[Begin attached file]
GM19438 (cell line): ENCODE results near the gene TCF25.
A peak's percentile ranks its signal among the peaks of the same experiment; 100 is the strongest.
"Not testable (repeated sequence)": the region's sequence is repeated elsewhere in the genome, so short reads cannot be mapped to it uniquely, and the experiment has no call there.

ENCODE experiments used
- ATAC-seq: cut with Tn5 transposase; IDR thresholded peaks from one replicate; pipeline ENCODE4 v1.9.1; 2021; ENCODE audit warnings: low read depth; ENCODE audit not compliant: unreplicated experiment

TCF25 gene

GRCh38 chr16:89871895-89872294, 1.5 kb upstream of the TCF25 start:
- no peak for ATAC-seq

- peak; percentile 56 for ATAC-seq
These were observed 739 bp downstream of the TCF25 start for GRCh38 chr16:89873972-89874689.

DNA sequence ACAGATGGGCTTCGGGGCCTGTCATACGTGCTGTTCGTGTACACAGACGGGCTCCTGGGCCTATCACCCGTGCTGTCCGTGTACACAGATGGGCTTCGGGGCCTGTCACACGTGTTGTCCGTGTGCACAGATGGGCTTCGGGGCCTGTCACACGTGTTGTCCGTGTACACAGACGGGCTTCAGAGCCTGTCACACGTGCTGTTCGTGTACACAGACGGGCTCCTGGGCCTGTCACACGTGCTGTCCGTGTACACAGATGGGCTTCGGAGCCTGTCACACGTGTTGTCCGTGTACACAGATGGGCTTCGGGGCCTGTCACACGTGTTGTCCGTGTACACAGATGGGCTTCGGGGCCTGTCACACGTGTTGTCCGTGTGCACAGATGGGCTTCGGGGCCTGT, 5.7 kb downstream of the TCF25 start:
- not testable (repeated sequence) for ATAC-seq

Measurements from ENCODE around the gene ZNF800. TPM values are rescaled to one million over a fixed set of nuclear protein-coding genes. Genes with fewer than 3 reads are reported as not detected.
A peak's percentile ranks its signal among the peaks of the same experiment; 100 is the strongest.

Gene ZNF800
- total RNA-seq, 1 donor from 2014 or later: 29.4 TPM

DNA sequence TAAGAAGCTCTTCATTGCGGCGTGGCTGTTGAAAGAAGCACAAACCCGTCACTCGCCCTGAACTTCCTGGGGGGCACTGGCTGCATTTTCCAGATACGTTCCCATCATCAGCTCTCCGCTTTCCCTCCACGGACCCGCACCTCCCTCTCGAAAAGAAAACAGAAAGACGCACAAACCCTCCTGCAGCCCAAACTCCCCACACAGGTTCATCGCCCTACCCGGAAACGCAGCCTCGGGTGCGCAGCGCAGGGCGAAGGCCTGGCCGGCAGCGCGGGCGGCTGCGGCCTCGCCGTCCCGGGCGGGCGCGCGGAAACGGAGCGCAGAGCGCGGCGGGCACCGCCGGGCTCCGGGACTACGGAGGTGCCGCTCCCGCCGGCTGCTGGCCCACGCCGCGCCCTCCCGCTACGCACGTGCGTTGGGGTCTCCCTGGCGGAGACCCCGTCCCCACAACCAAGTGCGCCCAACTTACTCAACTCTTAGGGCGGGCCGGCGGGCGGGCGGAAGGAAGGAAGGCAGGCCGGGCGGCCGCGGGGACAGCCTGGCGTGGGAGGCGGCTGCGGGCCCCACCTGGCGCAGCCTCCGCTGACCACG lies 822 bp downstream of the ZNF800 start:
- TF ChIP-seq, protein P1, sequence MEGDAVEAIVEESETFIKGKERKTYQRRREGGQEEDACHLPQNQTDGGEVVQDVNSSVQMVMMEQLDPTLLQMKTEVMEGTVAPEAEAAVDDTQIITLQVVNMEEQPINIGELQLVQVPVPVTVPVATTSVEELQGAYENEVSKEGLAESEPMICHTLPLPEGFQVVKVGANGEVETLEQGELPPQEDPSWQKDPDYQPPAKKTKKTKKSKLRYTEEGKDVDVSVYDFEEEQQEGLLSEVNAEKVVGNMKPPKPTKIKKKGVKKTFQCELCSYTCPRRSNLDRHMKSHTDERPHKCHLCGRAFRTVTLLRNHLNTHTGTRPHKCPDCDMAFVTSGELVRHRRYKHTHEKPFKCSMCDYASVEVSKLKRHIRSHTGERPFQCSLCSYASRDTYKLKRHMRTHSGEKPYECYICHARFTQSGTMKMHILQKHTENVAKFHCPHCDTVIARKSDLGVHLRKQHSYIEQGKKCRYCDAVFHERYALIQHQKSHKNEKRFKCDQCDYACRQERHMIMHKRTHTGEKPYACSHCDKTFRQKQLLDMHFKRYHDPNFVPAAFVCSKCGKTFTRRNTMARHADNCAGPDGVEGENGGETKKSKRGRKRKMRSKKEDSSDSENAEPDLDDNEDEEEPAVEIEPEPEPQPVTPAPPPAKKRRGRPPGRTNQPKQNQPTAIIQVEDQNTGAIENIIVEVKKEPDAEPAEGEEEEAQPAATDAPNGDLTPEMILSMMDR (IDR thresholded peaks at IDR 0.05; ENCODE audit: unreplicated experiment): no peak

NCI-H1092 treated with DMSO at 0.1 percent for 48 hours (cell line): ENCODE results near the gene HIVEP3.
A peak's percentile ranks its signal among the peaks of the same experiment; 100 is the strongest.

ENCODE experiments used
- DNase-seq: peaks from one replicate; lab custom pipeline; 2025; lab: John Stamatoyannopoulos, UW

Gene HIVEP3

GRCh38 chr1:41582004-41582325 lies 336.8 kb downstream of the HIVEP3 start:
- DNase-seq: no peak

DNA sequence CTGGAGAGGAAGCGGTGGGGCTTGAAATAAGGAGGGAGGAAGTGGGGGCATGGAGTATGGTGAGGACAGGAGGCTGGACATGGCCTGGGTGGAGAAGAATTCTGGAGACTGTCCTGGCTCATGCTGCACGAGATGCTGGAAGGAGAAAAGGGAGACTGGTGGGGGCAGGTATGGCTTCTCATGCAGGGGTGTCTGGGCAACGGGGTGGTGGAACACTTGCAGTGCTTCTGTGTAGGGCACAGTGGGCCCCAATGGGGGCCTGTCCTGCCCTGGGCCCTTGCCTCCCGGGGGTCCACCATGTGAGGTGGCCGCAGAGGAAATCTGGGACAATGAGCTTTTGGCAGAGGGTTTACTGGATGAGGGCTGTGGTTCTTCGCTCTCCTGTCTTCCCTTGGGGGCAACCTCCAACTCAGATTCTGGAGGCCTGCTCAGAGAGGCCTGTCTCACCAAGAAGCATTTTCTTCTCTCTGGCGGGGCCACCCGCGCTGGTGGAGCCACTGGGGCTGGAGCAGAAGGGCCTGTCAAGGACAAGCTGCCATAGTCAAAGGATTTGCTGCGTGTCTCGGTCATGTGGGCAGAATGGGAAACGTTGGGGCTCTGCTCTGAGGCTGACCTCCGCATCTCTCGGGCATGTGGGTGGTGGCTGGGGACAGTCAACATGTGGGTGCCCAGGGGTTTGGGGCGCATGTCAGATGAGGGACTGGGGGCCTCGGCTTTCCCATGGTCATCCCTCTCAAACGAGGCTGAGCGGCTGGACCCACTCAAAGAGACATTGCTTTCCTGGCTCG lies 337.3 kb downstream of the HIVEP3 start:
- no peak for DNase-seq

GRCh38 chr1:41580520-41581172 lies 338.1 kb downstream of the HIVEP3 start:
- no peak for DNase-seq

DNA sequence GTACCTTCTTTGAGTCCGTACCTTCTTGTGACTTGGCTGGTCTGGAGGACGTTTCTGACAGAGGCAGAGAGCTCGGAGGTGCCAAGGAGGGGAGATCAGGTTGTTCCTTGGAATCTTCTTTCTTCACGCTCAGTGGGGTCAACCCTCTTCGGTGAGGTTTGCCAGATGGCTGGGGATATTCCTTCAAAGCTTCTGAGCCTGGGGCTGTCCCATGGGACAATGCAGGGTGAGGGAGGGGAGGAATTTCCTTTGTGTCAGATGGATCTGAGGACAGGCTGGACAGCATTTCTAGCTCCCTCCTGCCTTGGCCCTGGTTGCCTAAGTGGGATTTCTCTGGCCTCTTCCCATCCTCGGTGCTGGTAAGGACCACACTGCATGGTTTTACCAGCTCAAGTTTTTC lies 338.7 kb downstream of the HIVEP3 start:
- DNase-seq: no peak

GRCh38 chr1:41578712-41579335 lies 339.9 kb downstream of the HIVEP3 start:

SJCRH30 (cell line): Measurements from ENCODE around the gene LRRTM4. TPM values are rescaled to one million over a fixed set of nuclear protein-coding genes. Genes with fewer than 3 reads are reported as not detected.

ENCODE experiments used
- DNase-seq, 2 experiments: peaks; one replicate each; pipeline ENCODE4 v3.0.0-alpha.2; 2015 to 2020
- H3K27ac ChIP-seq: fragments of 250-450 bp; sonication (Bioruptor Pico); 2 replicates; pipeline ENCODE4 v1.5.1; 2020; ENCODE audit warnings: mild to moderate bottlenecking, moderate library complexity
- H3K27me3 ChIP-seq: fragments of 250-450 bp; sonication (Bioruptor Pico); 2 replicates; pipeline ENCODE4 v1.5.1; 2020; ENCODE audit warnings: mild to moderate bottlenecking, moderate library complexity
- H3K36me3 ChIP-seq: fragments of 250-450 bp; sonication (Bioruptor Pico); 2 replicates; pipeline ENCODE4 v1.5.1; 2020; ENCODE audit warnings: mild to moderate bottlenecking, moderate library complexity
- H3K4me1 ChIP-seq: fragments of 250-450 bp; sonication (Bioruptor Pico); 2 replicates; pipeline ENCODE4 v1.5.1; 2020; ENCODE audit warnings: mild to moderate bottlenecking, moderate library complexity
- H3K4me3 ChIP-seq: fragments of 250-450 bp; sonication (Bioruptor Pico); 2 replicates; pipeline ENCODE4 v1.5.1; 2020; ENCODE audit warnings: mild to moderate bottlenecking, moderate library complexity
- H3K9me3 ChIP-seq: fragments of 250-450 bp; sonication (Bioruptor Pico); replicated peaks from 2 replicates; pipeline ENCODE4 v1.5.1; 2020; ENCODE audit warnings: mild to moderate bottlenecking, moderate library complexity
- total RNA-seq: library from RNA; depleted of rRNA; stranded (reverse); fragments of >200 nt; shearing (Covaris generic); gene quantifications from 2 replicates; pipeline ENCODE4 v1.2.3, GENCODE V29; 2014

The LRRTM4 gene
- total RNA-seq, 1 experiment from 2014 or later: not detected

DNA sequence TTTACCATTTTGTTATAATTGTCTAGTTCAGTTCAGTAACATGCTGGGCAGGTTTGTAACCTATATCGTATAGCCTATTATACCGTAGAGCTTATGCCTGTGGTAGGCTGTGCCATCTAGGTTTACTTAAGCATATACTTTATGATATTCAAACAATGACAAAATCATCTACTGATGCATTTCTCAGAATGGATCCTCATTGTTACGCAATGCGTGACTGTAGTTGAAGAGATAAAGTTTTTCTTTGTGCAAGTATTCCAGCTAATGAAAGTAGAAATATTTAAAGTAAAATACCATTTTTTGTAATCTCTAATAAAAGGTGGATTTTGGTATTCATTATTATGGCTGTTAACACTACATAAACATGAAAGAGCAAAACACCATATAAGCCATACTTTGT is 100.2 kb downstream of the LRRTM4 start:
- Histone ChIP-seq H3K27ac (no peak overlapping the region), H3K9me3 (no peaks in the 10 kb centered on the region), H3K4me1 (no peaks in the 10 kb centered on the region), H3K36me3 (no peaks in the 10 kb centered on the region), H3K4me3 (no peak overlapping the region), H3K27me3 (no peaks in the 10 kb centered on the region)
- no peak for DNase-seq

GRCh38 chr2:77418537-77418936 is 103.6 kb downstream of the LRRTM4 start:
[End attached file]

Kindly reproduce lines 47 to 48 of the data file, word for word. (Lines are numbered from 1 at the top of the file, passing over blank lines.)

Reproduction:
- no peak for DNase-seq

GRCh38 chr2:77418537-77418936 is 103.6 kb downstream of the LRRTM4 start: